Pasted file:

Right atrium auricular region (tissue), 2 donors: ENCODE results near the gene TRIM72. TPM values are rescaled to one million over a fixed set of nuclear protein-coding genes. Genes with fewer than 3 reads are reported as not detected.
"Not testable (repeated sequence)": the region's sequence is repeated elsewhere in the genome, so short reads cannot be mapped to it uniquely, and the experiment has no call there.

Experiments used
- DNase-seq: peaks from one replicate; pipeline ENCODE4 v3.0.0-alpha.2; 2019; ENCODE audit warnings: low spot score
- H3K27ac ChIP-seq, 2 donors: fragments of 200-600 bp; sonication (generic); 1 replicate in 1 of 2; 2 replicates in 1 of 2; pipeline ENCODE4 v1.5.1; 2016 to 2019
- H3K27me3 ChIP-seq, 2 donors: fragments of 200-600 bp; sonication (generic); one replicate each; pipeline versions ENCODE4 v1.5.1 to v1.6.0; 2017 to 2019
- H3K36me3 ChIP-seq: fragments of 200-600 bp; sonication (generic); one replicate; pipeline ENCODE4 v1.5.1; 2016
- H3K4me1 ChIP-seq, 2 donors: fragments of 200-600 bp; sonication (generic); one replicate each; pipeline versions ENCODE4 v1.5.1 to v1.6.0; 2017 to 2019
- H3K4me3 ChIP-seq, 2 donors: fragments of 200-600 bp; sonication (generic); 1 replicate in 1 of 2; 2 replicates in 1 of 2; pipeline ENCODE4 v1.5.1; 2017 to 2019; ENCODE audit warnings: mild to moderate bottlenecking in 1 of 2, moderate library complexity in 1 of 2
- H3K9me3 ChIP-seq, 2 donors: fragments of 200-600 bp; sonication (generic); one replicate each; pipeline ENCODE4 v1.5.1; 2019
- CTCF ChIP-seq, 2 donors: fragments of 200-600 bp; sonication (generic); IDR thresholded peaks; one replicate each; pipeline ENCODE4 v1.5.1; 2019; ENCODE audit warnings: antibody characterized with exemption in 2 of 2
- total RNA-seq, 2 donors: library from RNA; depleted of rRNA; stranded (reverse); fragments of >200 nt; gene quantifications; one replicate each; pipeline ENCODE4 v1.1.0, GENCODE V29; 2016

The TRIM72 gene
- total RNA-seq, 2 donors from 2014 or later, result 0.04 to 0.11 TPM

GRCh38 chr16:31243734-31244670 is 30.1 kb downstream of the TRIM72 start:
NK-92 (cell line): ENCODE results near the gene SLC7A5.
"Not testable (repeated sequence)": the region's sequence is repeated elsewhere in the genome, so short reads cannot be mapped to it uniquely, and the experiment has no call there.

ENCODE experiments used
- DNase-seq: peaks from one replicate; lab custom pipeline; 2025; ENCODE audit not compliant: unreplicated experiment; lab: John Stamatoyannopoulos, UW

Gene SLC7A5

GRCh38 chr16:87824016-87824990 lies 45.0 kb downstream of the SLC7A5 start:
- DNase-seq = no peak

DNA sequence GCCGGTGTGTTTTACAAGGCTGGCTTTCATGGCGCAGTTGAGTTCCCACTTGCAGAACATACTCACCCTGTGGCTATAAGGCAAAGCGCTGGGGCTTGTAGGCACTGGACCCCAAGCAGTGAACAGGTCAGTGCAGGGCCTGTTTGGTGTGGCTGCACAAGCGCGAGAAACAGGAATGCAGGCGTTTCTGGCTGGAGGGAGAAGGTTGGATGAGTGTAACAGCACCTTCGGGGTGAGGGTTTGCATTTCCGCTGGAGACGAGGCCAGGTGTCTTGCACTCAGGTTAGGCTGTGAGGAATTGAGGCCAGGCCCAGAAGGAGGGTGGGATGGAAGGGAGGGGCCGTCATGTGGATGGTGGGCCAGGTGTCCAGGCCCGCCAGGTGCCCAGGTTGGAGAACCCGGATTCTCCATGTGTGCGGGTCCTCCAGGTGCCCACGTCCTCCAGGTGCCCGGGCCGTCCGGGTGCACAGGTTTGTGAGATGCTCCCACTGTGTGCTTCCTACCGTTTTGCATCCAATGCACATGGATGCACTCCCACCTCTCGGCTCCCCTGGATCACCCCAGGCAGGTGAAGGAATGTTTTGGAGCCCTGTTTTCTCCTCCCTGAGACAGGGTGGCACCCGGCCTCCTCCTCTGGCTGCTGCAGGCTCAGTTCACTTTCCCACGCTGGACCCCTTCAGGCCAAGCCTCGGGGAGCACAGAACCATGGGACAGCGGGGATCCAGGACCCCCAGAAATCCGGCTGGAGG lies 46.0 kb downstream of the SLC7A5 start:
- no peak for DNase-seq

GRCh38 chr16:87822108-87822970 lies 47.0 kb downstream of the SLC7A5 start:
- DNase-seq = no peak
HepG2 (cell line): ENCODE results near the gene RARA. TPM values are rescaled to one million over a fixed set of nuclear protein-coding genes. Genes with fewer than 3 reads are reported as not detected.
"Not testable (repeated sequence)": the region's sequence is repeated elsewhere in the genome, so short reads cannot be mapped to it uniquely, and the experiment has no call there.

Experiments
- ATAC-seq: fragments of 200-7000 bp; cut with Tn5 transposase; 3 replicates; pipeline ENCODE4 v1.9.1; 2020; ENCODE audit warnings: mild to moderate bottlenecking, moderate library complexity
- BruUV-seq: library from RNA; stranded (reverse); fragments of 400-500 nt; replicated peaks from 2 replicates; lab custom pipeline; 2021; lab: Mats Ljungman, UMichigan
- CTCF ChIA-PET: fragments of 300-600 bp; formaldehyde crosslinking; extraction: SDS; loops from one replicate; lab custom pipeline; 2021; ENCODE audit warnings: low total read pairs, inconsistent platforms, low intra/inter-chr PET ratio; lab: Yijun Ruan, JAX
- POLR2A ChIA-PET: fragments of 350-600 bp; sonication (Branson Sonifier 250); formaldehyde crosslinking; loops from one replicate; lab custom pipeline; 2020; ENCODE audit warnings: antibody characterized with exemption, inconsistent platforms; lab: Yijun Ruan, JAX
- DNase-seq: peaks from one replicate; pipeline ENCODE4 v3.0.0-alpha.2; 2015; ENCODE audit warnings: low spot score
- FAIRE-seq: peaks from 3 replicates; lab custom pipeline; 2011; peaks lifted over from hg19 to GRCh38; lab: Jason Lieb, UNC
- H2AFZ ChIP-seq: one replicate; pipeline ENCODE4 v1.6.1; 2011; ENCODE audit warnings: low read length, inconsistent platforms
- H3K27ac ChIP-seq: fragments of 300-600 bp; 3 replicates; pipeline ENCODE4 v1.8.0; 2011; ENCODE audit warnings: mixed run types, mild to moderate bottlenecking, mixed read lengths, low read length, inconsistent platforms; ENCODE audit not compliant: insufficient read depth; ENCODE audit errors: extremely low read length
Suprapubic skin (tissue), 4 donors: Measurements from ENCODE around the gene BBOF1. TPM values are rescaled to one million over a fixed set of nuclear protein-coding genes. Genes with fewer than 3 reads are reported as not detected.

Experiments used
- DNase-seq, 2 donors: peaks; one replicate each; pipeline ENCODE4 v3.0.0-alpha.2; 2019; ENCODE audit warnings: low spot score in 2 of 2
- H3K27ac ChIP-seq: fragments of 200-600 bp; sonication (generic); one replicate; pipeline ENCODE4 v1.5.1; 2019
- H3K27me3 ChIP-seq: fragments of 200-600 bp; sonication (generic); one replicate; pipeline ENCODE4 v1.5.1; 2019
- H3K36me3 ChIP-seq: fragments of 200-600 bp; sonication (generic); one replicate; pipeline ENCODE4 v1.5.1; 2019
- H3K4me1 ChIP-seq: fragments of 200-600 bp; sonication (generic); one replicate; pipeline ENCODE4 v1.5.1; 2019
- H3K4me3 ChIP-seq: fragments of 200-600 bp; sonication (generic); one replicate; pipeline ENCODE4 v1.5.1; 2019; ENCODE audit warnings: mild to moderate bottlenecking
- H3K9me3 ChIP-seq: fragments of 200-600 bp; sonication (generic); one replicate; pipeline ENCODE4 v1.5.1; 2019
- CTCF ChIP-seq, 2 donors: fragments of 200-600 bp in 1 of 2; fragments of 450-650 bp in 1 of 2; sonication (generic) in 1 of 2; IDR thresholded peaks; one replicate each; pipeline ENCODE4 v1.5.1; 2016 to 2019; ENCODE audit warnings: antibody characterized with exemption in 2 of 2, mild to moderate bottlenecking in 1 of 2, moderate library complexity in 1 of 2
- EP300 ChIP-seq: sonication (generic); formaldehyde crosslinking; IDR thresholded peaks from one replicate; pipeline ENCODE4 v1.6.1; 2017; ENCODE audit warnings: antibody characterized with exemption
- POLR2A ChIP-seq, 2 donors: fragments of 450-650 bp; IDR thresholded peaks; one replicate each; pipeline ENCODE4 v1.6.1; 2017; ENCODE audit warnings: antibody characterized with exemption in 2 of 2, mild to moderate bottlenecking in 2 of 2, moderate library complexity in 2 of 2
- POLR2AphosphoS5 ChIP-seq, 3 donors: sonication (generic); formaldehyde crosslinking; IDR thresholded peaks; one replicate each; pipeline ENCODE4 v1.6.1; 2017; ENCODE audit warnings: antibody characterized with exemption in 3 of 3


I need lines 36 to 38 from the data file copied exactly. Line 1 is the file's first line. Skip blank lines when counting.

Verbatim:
- H2AFZ ChIP-seq: one replicate; pipeline ENCODE4 v1.6.1; 2011; ENCODE audit warnings: low read length, inconsistent platforms
- H3K27ac ChIP-seq: fragments of 300-600 bp; 3 replicates; pipeline ENCODE4 v1.8.0; 2011; ENCODE audit warnings: mixed run types, mild to moderate bottlenecking, mixed read lengths, low read length, inconsistent platforms; ENCODE audit not compliant: insufficient read depth; ENCODE audit errors: extremely low read length
Suprapubic skin (tissue), 4 donors: Measurements from ENCODE around the gene BBOF1. TPM values are rescaled to one million over a fixed set of nuclear protein-coding genes. Genes with fewer than 3 reads are reported as not detected.